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Lookup NU author(s): Dr Ian Singleton,
Dr Stephanie Colvan,
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Soil metal contamination is an international problem and there is a recognised need for methods to detect the effects of such pollution. To this end, we investigated the use of soil protein extraction, quantification and expression as indicators of cadmium contamination of soil. A variety of methods to extract total soil protein were examined and the effects of cadmium and lime treatment on total soil protein, protein expression and microbial biomass were determined. A simple snap freeze protein extraction technique (using liquid nitrogen) was found to extract the most protein from soil samples compared to a bead beating method used commonly for DNA extraction from soil. Using the snap freeze method, cadmium (Cd) contamination was observed to significantly decrease total soil protein levels compared to an uncontaminated control soil (16 μg g-1 cf. 24 μg g-1) whilst liming significantly increased total soil protein in the control and contaminated treatments (35 and 22 μg g-1). These results were related to similar, but less pronounced, changes in microbial biomass in Cd contaminated and limed control soils. Limed Cd contaminated soils had similar amounts of total soil protein to unlimed control soils. The protein profiles (SDS-PAGE) of extracted soil protein from control and cadmium contaminated soils concentrated by both acetone precipitation and heating showed no obvious changes in protein expression between treatments. However, large amounts of presumably low molecular weight proteins (<21 kDa) were observed at the bottom of the protein profiles from the contaminated soils. © 2003 Elsevier Science B.V. All rights reserved.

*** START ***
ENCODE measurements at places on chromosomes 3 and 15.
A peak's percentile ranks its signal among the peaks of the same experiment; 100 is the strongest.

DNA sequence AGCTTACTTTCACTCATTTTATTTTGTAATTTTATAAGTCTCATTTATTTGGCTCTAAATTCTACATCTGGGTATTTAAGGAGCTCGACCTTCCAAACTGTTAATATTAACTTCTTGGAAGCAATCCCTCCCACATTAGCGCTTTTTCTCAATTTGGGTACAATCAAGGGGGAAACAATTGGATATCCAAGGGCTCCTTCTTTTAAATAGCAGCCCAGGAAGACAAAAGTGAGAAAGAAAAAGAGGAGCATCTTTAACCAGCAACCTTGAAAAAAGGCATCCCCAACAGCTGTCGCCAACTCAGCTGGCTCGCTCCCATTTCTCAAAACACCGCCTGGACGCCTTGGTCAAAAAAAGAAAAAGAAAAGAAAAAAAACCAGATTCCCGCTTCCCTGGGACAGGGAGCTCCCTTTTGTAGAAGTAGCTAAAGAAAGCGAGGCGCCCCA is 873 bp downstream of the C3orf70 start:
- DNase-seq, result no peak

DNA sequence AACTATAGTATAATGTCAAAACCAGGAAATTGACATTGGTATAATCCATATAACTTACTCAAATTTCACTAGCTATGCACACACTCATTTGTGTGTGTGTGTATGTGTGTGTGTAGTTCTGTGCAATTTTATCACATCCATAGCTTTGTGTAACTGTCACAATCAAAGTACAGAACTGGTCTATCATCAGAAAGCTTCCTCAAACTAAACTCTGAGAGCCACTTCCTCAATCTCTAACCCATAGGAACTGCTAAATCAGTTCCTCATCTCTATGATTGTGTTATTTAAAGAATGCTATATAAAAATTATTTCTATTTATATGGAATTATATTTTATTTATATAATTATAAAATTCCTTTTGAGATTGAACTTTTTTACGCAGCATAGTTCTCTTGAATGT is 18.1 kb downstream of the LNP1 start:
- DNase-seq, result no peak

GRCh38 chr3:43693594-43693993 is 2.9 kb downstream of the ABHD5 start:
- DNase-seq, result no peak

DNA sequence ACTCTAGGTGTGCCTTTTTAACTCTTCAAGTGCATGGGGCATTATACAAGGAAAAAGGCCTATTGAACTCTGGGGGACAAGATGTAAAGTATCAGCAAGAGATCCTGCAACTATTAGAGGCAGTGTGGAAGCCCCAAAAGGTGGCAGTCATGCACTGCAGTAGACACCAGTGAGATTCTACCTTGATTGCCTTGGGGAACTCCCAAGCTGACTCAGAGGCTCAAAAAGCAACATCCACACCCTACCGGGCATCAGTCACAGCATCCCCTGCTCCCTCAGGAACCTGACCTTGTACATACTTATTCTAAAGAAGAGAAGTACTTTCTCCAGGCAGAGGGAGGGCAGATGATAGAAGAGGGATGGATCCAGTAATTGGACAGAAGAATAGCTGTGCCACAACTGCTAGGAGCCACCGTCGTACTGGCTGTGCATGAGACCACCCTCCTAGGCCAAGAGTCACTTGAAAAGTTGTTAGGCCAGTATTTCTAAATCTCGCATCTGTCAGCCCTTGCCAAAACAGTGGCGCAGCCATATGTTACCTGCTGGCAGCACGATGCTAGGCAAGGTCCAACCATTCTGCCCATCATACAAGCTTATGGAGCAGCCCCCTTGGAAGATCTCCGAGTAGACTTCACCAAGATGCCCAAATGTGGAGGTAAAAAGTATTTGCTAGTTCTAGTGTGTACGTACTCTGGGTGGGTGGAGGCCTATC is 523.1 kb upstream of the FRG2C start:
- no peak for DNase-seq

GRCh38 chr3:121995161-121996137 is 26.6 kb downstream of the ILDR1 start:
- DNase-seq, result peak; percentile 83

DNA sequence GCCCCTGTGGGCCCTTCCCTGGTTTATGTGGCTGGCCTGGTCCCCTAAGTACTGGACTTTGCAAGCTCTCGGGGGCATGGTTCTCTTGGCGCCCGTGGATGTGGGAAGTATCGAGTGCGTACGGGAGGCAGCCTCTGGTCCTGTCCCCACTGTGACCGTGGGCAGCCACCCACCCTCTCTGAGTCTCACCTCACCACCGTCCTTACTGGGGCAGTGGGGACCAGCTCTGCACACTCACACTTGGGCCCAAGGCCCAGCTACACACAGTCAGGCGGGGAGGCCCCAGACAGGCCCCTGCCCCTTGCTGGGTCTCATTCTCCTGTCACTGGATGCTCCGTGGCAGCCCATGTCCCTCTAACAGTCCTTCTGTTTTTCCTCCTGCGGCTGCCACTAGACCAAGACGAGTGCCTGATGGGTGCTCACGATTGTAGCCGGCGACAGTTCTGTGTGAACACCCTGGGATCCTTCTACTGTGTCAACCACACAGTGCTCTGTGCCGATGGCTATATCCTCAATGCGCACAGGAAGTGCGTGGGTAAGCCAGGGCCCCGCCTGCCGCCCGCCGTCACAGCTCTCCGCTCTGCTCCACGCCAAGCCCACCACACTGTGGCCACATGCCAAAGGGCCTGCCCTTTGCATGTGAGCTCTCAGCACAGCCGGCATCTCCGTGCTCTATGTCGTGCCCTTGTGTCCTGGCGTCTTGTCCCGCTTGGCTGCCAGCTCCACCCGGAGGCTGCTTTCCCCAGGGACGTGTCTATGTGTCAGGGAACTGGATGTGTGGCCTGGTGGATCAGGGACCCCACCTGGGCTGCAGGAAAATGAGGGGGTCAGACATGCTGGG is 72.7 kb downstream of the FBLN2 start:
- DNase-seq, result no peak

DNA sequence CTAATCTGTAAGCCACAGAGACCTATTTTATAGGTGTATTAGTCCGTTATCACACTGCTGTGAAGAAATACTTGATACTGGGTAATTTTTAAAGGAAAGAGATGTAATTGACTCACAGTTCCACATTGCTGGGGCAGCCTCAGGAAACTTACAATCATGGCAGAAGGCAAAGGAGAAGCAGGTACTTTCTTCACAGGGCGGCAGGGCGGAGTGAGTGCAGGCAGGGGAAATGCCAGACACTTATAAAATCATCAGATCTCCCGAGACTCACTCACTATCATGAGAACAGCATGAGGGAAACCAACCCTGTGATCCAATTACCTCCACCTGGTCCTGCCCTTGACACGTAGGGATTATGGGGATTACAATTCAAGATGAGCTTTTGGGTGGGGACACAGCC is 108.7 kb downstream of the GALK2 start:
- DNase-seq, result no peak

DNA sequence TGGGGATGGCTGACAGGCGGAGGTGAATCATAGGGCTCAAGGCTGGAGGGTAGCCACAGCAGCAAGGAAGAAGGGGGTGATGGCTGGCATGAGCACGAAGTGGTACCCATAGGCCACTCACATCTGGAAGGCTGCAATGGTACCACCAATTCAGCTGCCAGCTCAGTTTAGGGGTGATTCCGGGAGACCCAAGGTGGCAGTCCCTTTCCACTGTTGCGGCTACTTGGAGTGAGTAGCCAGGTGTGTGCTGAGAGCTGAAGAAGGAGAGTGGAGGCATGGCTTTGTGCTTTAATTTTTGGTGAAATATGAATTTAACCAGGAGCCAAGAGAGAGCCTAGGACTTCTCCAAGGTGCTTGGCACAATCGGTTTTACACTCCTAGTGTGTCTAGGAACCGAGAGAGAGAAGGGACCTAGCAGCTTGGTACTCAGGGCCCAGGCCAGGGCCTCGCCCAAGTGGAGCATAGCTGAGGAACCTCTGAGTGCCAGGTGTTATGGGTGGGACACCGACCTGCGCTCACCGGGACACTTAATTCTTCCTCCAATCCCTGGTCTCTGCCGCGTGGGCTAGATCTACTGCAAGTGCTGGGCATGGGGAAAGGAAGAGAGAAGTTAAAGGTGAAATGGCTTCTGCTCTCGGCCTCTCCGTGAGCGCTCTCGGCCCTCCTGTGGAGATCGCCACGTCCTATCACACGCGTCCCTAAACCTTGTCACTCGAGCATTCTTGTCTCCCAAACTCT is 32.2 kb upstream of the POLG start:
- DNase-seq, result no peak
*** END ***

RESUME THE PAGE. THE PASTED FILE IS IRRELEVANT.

Author(s): Singleton I, Merrington G, Colvan S, Delahunty JS
Publication type: Article
Publication status: Published
Journal: Applied Soil Ecology
Print publication date: 01/05/2003
ISSN (print): 0929-1393
ISSN (electronic): 1873-0272
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